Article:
Marshaling Data for Enterprise Insights


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This article explains a 10-year vision for the US Department of Homeland Security in regards to marshaling data.

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Marshaling Data for Enterprise Insights

  1. 1. Marshaling Data for Enterprise Insights A 10-Year Vision for the US Department of Homeland Security
  2. 2. 1 As owners of one of the most comprehensive data environments in the US federal system, the US Department of Homeland Security (DHS) has an asset like no other for conducting its basic mission of safeguarding America’s citizens, infrastructure, and borders. The information it collects is as diverse as the missions of the many agencies and offices under its purview, ranging from the Transportation Security Administration (TSA) to the Federal Emergency Management Agency (FEMA), US Customs and Border Protection (CPB), Immigration and Customs Enforcement (ICE), the US Secret Service, and the Coast Guard. Because the mission of DHS is so broad and all consuming, it is challenged with ushering in the kinds of changes that its data regime needs to render new insights and drive down costs. Each of the extensive data sets that DHS and its components maintain supports specific mission needs and exists under established legal and regulatory authorities. Their owners naturally strive to improve the efficiency and effectiveness of data analysis for their intended purposes. But even when users recognize the mission benefits of sharing data and conducting analysis across multiple data sets, they too often run into technical, procedural, legal, and cultural barriers to shared analysis. These barriers are preventing DHS from realizing the full potential of the data it has as its disposal. Intelligence and law enforcement analysts searching for terrorists, and other threats, need the ability to paint a comprehensive picture that considers all kinds of data at once—such as travel and entry and exit records, evidence that ties suspected terrorists or criminals to illicit shipments of cash or contraband, or involvement of specific individuals or groups in diverse criminal activities, from weapons trafficking to cyber crime. The need to learn from and capitalize on multiple sources of data is no less urgent for DHS teams responsible for responding to emergencies, enforcing trade agreements, combating transnational criminal organizations, managing the flow of people through US borders, protecting intellectual property rights, and safeguarding America’s critical infrastructure. Over the coming years, DHS will need to master the ability to marshal its tremendous repository of data while still living up to its manifold day-to-day responsibilities. These tasks are mutually dependent— the bridge must be rebuilt while remaining open to traffic. We believe it will be easier for DHS to manage its transformation into a data-enabled enterprise if it attacks the problem from a mission perspective and taps emerging cloud-based analytics to gain new insights from the information it already has at its disposal. Through this effort, DHS can significantly elevate its role in the nation’s homeland security ecosystem, position itself as a valuable and insight-driven partner to other crime enforcement agencies, and increase the efficiency of its mission-support functions. Opening the Aperture When Michael Chertoff became the second secretary of homeland security in 2005, one of his first priorities was to change a departmental policy of only taking two fingerprints from each person either wanting a visa to come into the country or for those traveling without visas. Chertoff reasoned that by only taking two fingerprints—one from each index finger—homeland security personnel were potentially missing scores of Marshaling Data for Enterprise Insights A 10-Year Vision for the US Department of Homeland Security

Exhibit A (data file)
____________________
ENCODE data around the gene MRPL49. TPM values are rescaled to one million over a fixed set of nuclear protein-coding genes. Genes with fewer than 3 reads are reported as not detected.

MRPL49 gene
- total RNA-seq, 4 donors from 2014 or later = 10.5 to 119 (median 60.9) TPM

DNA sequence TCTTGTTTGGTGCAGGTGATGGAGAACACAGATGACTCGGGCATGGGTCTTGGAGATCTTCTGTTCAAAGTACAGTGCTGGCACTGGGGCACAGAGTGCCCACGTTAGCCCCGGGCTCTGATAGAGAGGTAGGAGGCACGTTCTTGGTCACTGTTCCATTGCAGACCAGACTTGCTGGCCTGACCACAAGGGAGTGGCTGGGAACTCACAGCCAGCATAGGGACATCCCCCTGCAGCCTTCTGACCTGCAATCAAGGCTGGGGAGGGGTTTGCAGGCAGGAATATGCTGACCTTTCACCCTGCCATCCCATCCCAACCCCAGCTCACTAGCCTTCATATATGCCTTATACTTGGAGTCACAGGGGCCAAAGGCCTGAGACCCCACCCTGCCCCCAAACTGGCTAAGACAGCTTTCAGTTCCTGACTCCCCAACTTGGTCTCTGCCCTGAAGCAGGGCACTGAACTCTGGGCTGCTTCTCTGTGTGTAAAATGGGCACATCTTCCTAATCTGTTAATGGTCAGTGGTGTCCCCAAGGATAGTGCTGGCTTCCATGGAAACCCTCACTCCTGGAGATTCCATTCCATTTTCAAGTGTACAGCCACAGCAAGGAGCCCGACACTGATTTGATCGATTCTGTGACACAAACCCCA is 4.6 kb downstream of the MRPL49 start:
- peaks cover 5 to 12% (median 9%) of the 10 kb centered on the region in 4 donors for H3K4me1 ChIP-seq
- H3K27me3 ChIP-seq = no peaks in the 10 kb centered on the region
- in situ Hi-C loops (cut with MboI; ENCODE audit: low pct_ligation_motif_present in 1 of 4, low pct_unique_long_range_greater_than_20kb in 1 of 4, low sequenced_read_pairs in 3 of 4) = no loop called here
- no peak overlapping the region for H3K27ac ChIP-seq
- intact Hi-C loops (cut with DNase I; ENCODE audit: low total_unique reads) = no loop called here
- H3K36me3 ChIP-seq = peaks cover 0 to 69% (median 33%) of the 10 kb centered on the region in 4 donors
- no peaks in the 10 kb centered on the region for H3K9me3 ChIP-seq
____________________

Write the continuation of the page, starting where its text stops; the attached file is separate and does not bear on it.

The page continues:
3. 3. 2 latent fingerprints, or the fingerprint residue collected all over the world at crime scenes, in safehouses where terrorists plan, and even on battlefields. By expanding the information collected from travelers to 10 fingerprints, Chertoff said that the DHS significantly enhanced its capability to identify those who weren’t included on watch lists but “left a little piece of themselves somewhere and some place that suggests we ought to take a closer look.”1 Chertoff’s policy change was predicated on the belief that information is power. By opening the department’s aperture to collect more information, he reasoned that the department was strengthening its powers to detect bad actors before they performed bad deeds. This premise is at the heart of all homeland security efforts, and yet, there are real and significant constraints to expanding the amount of pertinent data that each DHS entity has at its disposal. The most significant constraint is rooted in the department’s origins—bringing 22 different agencies under one organization necessarily meant bringing their legacy information technology systems with them. While considerable progress has been made in improving these systems over the last 10 years, too little has been done to address the challenges of sharing data and conducting analysis across these systems. As a result, DHS has limited the usefulness of its data. Users have to mine a number of databases to find answers to problems identified at the policy level or pursue particular cases, and these efforts have historically been susceptible to redundancy and lack of coordination. In addition, the people operating at the collection end of those stovepipes have little incentive to acquire information that isn’t directly relevant to their own priorities, even though it might be very important to others. But the issue also goes to a lack of awareness that data exist in the first place. In the homeland security setting, the real power of data is not limited to helping you solve problems identified elsewhere—it’s identifying new problems so you can get ahead of them. Information sharing relies on the owner of that information to recognize its value to others, and this is very seldom the case. As a result of this shortcoming, information just stays where it is, where it has no value at all. It’s as if 10 different DHS entities were each collecting a print sample from a different finger, but nobody could ever put them together because there was no mechanism for matching them up. These organizational and other barriers are particularly problematic for homeland security leaders trying to secure the nation’s borders, keep ahead of criminal organizations, enforce and facilitate trade and travel, and plan for emergency response. For instance, Customs and Border Protection has developed reasonably effective processes for physically and virtually screening cargo shipments by analyzing trade data supplied by shippers and other information on the flow of goods into and out of ports of entry. But it is difficult to link that data to information on individuals who may be involved in those shipments, the past 1 Remarks by Michael Chertoff, shtm